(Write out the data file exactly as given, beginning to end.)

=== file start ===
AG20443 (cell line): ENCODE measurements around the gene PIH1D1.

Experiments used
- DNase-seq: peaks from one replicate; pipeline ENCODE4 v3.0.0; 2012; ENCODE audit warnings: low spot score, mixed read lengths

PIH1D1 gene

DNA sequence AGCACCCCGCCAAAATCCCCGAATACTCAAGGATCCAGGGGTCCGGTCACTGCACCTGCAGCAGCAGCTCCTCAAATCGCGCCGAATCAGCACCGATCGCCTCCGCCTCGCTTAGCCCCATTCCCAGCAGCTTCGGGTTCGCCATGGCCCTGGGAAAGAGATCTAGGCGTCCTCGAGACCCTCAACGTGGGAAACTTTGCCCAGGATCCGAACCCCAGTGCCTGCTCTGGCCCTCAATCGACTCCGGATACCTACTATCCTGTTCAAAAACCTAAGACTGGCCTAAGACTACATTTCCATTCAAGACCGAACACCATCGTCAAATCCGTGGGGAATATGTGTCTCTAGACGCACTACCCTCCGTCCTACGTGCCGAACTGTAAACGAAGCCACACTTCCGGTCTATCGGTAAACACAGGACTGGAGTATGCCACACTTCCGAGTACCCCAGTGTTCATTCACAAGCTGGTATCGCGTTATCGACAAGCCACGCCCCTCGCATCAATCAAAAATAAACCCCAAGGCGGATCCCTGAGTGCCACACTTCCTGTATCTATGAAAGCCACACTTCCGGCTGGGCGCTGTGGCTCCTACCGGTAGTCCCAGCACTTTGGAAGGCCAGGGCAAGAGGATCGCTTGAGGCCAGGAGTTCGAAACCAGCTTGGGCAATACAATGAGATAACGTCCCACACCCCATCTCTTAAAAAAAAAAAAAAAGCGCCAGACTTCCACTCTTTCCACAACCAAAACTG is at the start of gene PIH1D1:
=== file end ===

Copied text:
AG20443 (cell line): ENCODE measurements around the gene PIH1D1.

Experiments used
- DNase-seq: peaks from one replicate; pipeline ENCODE4 v3.0.0; 2012; ENCODE audit warnings: low spot score, mixed read lengths

PIH1D1 gene

DNA sequence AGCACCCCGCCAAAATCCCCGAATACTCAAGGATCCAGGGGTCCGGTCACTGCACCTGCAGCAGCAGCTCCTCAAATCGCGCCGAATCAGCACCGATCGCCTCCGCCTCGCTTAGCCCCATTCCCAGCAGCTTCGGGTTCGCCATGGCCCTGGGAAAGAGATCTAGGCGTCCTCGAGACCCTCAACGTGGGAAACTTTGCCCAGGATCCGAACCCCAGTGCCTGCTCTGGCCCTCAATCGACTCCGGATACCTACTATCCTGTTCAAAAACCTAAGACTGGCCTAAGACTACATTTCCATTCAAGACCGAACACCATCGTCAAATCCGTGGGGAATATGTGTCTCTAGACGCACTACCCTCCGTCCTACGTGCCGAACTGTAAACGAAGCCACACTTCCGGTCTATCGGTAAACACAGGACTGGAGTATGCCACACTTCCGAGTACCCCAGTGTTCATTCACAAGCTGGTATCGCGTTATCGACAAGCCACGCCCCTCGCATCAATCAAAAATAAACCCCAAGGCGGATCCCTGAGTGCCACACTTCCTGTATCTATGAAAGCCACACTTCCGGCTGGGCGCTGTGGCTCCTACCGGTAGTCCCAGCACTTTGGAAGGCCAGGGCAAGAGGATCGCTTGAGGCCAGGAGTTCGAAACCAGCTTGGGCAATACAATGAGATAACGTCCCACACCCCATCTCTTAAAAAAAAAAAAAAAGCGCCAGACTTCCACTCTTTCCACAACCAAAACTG is at the start of gene PIH1D1: